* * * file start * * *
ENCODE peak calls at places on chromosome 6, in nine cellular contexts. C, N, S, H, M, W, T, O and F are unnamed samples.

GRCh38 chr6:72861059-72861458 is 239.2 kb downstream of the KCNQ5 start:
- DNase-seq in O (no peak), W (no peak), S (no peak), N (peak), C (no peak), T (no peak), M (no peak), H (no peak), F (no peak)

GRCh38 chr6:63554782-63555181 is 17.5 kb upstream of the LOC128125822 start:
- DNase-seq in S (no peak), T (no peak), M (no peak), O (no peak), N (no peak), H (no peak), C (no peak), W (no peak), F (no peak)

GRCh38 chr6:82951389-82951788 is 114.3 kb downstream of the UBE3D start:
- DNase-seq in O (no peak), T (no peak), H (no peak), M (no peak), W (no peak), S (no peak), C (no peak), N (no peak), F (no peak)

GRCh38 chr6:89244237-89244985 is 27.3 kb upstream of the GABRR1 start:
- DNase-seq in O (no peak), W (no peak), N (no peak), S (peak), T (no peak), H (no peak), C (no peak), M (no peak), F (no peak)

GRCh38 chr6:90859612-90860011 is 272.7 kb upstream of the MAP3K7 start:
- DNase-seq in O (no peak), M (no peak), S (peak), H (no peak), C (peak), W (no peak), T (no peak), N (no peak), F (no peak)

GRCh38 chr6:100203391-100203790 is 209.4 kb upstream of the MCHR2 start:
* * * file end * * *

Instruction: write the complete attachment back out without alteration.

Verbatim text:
ENCODE peak calls at places on chromosome 6, in nine cellular contexts. C, N, S, H, M, W, T, O and F are unnamed samples.

GRCh38 chr6:72861059-72861458 is 239.2 kb downstream of the KCNQ5 start:
- DNase-seq in O (no peak), W (no peak), S (no peak), N (peak), C (no peak), T (no peak), M (no peak), H (no peak), F (no peak)

GRCh38 chr6:63554782-63555181 is 17.5 kb upstream of the LOC128125822 start:
- DNase-seq in S (no peak), T (no peak), M (no peak), O (no peak), N (no peak), H (no peak), C (no peak), W (no peak), F (no peak)

GRCh38 chr6:82951389-82951788 is 114.3 kb downstream of the UBE3D start:
- DNase-seq in O (no peak), T (no peak), H (no peak), M (no peak), W (no peak), S (no peak), C (no peak), N (no peak), F (no peak)

GRCh38 chr6:89244237-89244985 is 27.3 kb upstream of the GABRR1 start:
- DNase-seq in O (no peak), W (no peak), N (no peak), S (peak), T (no peak), H (no peak), C (no peak), M (no peak), F (no peak)

GRCh38 chr6:90859612-90860011 is 272.7 kb upstream of the MAP3K7 start:
- DNase-seq in O (no peak), M (no peak), S (peak), H (no peak), C (peak), W (no peak), T (no peak), N (no peak), F (no peak)

GRCh38 chr6:100203391-100203790 is 209.4 kb upstream of the MCHR2 start: